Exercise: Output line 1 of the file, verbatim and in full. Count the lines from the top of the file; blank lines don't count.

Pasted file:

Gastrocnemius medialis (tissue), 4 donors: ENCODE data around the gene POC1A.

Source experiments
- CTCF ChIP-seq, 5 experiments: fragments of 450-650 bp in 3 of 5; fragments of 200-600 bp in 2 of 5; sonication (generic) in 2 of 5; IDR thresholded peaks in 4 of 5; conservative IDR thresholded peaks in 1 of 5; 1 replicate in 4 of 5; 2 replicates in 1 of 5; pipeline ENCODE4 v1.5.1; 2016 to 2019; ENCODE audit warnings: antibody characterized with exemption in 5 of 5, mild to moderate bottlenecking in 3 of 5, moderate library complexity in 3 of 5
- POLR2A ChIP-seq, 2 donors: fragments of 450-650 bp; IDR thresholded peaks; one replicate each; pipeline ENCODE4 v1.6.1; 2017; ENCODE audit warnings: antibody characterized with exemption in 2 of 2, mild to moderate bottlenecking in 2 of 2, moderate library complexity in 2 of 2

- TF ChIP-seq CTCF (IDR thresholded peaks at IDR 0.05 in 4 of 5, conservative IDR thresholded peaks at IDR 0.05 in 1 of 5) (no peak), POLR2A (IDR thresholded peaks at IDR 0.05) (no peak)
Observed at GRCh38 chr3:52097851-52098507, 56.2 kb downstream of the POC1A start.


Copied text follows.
Gastrocnemius medialis (tissue), 4 donors: ENCODE data around the gene POC1A.